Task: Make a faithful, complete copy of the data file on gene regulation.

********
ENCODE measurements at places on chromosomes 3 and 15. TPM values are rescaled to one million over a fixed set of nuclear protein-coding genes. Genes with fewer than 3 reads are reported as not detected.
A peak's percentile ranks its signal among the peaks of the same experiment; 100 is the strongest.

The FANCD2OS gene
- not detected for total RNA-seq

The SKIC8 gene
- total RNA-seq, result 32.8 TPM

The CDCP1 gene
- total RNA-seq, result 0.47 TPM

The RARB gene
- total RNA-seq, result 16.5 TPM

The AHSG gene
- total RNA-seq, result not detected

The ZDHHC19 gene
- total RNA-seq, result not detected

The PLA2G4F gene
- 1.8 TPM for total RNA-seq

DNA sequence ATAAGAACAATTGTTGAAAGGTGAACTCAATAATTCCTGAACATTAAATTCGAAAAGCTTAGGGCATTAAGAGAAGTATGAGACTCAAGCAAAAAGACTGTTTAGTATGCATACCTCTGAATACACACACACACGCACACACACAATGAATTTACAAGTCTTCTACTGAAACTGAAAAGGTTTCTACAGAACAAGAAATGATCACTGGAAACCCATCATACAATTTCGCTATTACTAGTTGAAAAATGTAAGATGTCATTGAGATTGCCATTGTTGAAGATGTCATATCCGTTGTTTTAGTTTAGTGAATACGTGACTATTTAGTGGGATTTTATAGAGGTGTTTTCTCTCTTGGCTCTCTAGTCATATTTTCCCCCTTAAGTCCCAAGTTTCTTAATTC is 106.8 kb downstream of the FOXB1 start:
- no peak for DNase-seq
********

ENCODE measurements at places on chromosomes 3 and 15. TPM values are rescaled to one million over a fixed set of nuclear protein-coding genes. Genes with fewer than 3 reads are reported as not detected.
A peak's percentile ranks its signal among the peaks of the same experiment; 100 is the strongest.

The FANCD2OS gene
- not detected for total RNA-seq

The SKIC8 gene
- total RNA-seq, result 32.8 TPM

The CDCP1 gene
- total RNA-seq, result 0.47 TPM

The RARB gene
- total RNA-seq, result 16.5 TPM

The AHSG gene
- total RNA-seq, result not detected

The ZDHHC19 gene
- total RNA-seq, result not detected

The PLA2G4F gene
- 1.8 TPM for total RNA-seq

DNA sequence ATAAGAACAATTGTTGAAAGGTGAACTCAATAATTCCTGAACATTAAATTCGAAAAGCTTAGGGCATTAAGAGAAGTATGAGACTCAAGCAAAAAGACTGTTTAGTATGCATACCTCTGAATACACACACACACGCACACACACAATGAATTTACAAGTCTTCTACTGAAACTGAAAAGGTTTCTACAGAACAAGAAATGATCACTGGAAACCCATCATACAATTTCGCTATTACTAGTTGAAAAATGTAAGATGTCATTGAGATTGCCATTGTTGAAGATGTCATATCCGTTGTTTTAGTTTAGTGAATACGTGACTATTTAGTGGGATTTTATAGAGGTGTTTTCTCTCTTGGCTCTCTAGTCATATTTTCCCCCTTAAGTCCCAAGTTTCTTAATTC is 106.8 kb downstream of the FOXB1 start:
- no peak for DNase-seq